• Order new spark plugs for your bike's return to use.
• Sign up for an early-season Motorcycle Safety Foundation Experienced Rider course.
Taking the bike out of storage
ESTIMATED TIME: 1 afternoon
• Remove the cover.
• Remove any large locks you might have used to secure the bike.
• Make sure the tire pressures are set properly for normal use.
• If the bike is up on stands, carefully lower the bike off the stands.
• Wash the bike to remove any metal-protecting cosmoline/WD40/Chain Wax.
• Install the clean, well-charged battery.
• If your bike has a fuel petcock, turn the fuel system on. If your fuel petcock has settings like ON/RES/PRI, set it to "PRI" for about 20 seconds, then switch it to "ON." If your petcock has settings like ON/RES/OFF, set it to "ON." If your bike has a fuel pump, make sure the kill switch is set to "RUN."
• Remove any plastic/rubber covers that you put on the air box intakes, exhaust pipes, and air box drain.
• Move the bike to a well-ventilated area and start it... let it run it for 20 minutes, or long enough for the fan to come on twice. (Be careful about the build-up of poisonous carbon monoxide fumes in enclosed spaces.)
• If applicable, turn the fuel system off.
• Have factory trained mechanic perform a full tune-up.
• Before burning that full tank that you stored your bike with...
o If you stored the bike for more than two months, do an oil change. "What, again?!" you say? Yeah, it's probably a good idea. The cheap-ass oil you stored the bike with probably absorbed a bunch of icky combustion byproducts that the pre-storage oil change didn't remove. Hey, that's why you used cheap stuff -- you're getting rid of it. Feel free to use $9/qt synthetic ambrosia this time, or whatever motor oil makes you feel good. You do not need to change the filter this time, but do make sure you recycle the old oil properly.
• After burning that full tank that you stored your bike with...
o use fuel system cleaner additive (e.g., Techron) for a couple of tanks
o change spark plugs
• Take the Motorcycle Safety Foundation course that you signed up for.
• Enjoy the start of another season of riding!
For the curious...
Why Things Are In The Order They're In
• Step one is basic preparation. Get the tools for the job.
• Step two is critical because the engine needs to be up to temperature for the oil change, the fuel system needs to be stabilized and the tank filled (to prevent rust inside the tank), and a hot engine will burn off any residual condensation or water in the engine/oil. These steps were combined because they can all be done together, as long as they're done in the proper order.
• Steps three is done before step four only because the post-oil-change engine running needs to be done in a well-ventilated area. That means moving the bike. Putting the bike up on stands before the oil change would make the oil change easier, but then you'd just need to take it off the stands when you moved it.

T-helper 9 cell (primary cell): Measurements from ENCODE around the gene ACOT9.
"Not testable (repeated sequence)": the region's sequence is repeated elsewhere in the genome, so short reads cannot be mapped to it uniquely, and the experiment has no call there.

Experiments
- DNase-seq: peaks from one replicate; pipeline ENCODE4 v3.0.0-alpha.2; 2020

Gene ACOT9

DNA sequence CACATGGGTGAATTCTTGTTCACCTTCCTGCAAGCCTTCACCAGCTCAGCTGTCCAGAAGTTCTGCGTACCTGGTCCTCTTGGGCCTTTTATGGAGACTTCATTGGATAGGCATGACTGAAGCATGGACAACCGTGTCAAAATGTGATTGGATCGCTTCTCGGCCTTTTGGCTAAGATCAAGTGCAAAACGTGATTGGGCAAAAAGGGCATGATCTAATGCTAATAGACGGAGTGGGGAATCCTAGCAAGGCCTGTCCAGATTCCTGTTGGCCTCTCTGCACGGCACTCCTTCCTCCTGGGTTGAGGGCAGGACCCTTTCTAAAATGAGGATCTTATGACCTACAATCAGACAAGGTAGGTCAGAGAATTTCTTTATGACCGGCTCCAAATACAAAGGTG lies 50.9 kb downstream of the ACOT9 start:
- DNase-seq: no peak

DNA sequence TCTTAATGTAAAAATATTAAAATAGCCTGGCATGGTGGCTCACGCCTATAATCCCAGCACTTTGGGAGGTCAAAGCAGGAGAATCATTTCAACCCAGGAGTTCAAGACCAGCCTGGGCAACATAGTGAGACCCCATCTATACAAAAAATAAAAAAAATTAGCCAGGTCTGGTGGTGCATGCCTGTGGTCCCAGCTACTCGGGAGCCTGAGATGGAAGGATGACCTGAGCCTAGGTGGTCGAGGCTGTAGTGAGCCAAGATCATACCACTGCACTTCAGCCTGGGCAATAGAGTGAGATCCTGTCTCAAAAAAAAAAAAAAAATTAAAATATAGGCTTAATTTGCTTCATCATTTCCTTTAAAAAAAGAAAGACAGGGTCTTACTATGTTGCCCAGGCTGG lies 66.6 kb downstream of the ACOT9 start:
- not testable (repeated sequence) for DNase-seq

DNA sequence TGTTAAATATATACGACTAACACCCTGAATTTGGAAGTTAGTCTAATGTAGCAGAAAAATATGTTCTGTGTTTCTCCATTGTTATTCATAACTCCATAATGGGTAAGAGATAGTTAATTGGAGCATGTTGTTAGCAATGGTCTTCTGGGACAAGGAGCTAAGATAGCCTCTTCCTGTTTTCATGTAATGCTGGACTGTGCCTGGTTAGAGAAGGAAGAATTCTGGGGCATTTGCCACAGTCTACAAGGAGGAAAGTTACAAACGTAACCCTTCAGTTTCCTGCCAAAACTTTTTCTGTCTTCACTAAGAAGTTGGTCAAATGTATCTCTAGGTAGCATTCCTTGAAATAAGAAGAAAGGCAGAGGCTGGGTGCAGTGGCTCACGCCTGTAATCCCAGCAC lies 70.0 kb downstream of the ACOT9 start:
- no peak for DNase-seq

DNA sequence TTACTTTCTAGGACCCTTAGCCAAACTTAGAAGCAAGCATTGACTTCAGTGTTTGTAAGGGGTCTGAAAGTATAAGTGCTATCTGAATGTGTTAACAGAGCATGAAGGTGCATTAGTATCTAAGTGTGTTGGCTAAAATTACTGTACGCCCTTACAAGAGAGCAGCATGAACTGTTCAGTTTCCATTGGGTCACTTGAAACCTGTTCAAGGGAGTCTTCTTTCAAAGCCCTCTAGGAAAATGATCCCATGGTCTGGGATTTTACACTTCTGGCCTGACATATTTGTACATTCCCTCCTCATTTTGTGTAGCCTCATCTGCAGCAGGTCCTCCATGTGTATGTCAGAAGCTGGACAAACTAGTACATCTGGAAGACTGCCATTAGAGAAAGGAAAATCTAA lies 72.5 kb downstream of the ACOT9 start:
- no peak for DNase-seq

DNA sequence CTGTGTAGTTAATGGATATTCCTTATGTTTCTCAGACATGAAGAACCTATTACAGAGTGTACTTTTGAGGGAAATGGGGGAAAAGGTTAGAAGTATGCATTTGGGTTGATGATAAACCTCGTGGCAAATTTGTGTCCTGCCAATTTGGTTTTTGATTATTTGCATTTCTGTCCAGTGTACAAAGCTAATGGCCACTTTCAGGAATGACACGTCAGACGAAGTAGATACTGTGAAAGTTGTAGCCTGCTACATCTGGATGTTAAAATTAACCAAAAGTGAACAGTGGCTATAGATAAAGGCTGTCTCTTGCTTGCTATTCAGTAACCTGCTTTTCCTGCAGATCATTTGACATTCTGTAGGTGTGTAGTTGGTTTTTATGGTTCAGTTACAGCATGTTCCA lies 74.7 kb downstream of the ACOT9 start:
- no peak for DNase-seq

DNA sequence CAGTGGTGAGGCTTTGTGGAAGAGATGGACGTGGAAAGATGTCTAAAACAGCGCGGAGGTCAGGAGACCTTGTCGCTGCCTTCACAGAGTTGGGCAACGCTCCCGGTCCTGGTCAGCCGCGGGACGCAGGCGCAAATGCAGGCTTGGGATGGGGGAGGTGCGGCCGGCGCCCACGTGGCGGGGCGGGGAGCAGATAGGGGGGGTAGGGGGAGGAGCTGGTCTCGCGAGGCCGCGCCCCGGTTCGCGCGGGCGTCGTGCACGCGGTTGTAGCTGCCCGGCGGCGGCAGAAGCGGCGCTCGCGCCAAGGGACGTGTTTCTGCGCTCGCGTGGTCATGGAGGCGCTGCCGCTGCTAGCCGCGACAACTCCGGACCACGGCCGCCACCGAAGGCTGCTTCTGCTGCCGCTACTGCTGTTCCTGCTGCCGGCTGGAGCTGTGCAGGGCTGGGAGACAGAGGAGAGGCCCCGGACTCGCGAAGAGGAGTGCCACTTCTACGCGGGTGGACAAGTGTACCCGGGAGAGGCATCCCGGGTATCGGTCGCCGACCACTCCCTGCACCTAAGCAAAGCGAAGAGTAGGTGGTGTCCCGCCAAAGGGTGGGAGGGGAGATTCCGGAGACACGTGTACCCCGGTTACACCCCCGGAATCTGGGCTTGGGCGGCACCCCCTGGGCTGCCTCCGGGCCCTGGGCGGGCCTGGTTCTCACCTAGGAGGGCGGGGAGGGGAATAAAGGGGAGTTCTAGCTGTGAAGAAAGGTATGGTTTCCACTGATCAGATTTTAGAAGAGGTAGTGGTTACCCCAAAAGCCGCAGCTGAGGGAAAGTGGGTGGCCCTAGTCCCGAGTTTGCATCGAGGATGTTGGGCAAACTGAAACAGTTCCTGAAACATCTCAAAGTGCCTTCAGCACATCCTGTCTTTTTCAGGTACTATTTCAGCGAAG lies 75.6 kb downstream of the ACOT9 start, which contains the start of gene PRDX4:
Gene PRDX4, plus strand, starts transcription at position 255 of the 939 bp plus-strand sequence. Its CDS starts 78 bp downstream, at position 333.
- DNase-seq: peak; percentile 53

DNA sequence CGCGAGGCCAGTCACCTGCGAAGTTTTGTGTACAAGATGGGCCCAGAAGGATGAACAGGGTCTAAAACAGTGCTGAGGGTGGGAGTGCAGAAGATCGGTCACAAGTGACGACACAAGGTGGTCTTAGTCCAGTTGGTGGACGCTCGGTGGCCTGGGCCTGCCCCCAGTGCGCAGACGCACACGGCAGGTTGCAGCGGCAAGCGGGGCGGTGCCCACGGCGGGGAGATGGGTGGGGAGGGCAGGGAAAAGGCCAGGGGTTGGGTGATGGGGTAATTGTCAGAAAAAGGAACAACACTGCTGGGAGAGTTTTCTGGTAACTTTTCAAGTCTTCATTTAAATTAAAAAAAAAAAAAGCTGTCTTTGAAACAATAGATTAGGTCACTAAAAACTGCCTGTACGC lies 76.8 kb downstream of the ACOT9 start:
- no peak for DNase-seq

• Steps four through eight don't need to be done in any particular order, but they need to be done after the engine is run and while it's still fairly hot.
• Step nine is where it is because some of the earlier steps may get oil on the bike, and, besides, it's nice to give the bike a chance to cool down (a little) before you wash it, since otherwise you could burn yourself.
• You could make a good argument that step ten should go before step nine, since there's a good chance that overspray will get oil on the bike's pretty parts. I put ten after step nine because step nine will wash off salt and corrosion, which is precisely what you want to do before you spray metal-protecting chemicals on the bike's tender metal bits. Otherwise you run the risk of sealing the corrosive agents into.
• If you think of a good reason that the order should be different, please send me email and I'll try to work your suggestion(s) in. And finally,
• why I don't drain my bikes' float bowls: The gas stabilizer will prevent the gas from turning solid. I mean, there are no guarantees in life, but in my experience, the stuff works as advertised. Since you're stabilizing the gas, do you also need to drain the float bowls? I dunno. I don't bother, some friends do, and none of us have had problems -- provided we stabilize the gas first. If you're not going to stabilize the gas, yes, absolutely, you must get all of the gas out of the carbs. But the problem with only draining the float bowls is that capillary action can hold fuel in the small orifices of the carburetor. And that's the stuff that's going to clog the carb's operation, even if you turn the engine over a bit afterwards. Your carbs would continue to work fine with a thick sludgy layer of gas at the bottom of the float bowls as long as the sludge didn't interfere with the floats or clog any jets. The float bowls are just little puddles of gas; they still work just fine as puddles of gas if there's a little sludge stuck to the bottom of the puddle. It's the jets that are susceptible to clogging, and there's no good way to get them completely drained short of removing the carbs and cleaning them with carb cleaner and compressed air. (Which is easy and a good idea if you know how to do it, but intimidating if you're not used to working on your bike.)
• Thus the most important step, by far, is to stabilize the gas. After that, I don't think it makes much difference whether or not you drain the float bowls, since stabilized gas won't turn into sludge. Even the stuff being held in the jets by capillary action. I think.
Tuesday, November 20, 2007
Checklist of things to do -- IN ORDER: